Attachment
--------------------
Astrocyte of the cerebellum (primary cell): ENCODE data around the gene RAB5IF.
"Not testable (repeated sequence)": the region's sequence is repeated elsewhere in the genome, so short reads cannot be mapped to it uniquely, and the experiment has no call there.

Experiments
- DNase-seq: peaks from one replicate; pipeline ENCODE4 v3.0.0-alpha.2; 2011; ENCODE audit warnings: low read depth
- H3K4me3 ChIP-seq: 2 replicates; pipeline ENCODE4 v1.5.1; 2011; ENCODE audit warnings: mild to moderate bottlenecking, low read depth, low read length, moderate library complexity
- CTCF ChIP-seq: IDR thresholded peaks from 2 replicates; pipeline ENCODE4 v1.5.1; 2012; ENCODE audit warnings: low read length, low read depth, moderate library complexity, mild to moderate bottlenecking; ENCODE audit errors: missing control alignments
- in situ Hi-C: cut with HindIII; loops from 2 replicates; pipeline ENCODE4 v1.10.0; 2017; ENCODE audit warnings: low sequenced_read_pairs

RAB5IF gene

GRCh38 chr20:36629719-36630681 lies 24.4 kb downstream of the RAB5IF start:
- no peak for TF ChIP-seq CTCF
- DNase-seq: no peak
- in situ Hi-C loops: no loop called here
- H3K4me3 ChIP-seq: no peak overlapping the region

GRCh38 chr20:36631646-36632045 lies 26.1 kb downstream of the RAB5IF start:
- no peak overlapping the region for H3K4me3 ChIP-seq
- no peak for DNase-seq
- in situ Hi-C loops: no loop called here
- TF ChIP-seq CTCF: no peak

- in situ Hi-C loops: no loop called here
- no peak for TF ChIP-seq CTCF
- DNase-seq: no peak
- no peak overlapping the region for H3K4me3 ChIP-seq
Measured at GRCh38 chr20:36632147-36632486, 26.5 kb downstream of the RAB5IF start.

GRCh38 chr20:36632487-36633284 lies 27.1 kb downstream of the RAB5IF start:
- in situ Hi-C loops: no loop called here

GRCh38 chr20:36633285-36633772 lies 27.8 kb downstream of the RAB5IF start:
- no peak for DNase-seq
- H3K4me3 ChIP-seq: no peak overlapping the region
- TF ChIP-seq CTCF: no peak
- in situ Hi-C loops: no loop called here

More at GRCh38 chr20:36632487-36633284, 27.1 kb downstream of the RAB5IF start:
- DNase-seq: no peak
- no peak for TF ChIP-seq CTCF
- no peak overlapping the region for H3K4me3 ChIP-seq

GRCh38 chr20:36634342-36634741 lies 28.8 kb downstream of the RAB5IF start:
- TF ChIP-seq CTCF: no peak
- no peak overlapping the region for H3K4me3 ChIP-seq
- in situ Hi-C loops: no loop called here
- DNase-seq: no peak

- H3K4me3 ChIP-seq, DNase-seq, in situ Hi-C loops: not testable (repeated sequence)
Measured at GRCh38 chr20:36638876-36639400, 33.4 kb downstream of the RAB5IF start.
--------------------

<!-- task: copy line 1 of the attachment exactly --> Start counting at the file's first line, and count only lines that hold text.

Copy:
Astrocyte of the cerebellum (primary cell): ENCODE data around the gene RAB5IF.